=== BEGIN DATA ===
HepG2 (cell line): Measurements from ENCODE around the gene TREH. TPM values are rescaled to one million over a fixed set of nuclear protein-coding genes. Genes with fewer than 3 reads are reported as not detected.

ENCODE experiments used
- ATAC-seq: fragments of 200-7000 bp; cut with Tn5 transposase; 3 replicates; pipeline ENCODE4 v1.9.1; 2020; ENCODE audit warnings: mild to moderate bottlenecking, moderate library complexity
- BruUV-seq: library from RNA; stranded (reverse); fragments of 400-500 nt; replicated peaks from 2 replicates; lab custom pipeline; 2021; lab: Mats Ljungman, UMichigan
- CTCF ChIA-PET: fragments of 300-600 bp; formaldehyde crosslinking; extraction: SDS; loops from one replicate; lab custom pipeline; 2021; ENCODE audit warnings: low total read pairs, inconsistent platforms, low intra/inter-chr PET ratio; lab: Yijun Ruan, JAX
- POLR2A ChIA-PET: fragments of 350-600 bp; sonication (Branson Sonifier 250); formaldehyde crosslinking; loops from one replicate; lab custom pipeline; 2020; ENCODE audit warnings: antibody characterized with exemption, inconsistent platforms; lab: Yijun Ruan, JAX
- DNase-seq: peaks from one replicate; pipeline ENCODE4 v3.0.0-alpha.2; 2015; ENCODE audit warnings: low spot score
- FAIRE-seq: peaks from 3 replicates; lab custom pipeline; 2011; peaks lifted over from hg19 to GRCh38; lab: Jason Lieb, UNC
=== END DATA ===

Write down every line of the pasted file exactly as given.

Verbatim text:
HepG2 (cell line): Measurements from ENCODE around the gene TREH. TPM values are rescaled to one million over a fixed set of nuclear protein-coding genes. Genes with fewer than 3 reads are reported as not detected.

ENCODE experiments used
- ATAC-seq: fragments of 200-7000 bp; cut with Tn5 transposase; 3 replicates; pipeline ENCODE4 v1.9.1; 2020; ENCODE audit warnings: mild to moderate bottlenecking, moderate library complexity
- BruUV-seq: library from RNA; stranded (reverse); fragments of 400-500 nt; replicated peaks from 2 replicates; lab custom pipeline; 2021; lab: Mats Ljungman, UMichigan
- CTCF ChIA-PET: fragments of 300-600 bp; formaldehyde crosslinking; extraction: SDS; loops from one replicate; lab custom pipeline; 2021; ENCODE audit warnings: low total read pairs, inconsistent platforms, low intra/inter-chr PET ratio; lab: Yijun Ruan, JAX
- POLR2A ChIA-PET: fragments of 350-600 bp; sonication (Branson Sonifier 250); formaldehyde crosslinking; loops from one replicate; lab custom pipeline; 2020; ENCODE audit warnings: antibody characterized with exemption, inconsistent platforms; lab: Yijun Ruan, JAX
- DNase-seq: peaks from one replicate; pipeline ENCODE4 v3.0.0-alpha.2; 2015; ENCODE audit warnings: low spot score
- FAIRE-seq: peaks from 3 replicates; lab custom pipeline; 2011; peaks lifted over from hg19 to GRCh38; lab: Jason Lieb, UNC